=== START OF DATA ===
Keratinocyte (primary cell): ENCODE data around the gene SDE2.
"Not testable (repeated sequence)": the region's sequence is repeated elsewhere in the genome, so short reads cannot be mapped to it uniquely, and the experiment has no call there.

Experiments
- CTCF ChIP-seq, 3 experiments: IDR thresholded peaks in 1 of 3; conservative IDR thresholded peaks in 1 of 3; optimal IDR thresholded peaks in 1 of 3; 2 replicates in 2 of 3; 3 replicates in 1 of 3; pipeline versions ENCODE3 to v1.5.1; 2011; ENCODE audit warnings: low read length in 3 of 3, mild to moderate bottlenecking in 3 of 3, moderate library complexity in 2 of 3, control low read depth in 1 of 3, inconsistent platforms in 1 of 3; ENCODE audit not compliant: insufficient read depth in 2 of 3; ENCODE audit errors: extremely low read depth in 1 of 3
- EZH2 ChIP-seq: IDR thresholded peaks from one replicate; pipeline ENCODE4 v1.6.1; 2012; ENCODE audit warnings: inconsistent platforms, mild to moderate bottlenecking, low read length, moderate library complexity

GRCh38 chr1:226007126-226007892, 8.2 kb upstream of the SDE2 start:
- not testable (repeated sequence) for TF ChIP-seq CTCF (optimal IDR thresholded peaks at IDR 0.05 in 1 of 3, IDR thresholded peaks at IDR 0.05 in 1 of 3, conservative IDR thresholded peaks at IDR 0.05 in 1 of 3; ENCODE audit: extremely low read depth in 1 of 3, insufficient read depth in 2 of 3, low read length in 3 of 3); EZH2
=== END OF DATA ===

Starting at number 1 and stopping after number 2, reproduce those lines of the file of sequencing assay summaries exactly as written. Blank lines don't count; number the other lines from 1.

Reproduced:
Keratinocyte (primary cell): ENCODE data around the gene SDE2.
"Not testable (repeated sequence)": the region's sequence is repeated elsewhere in the genome, so short reads cannot be mapped to it uniquely, and the experiment has no call there.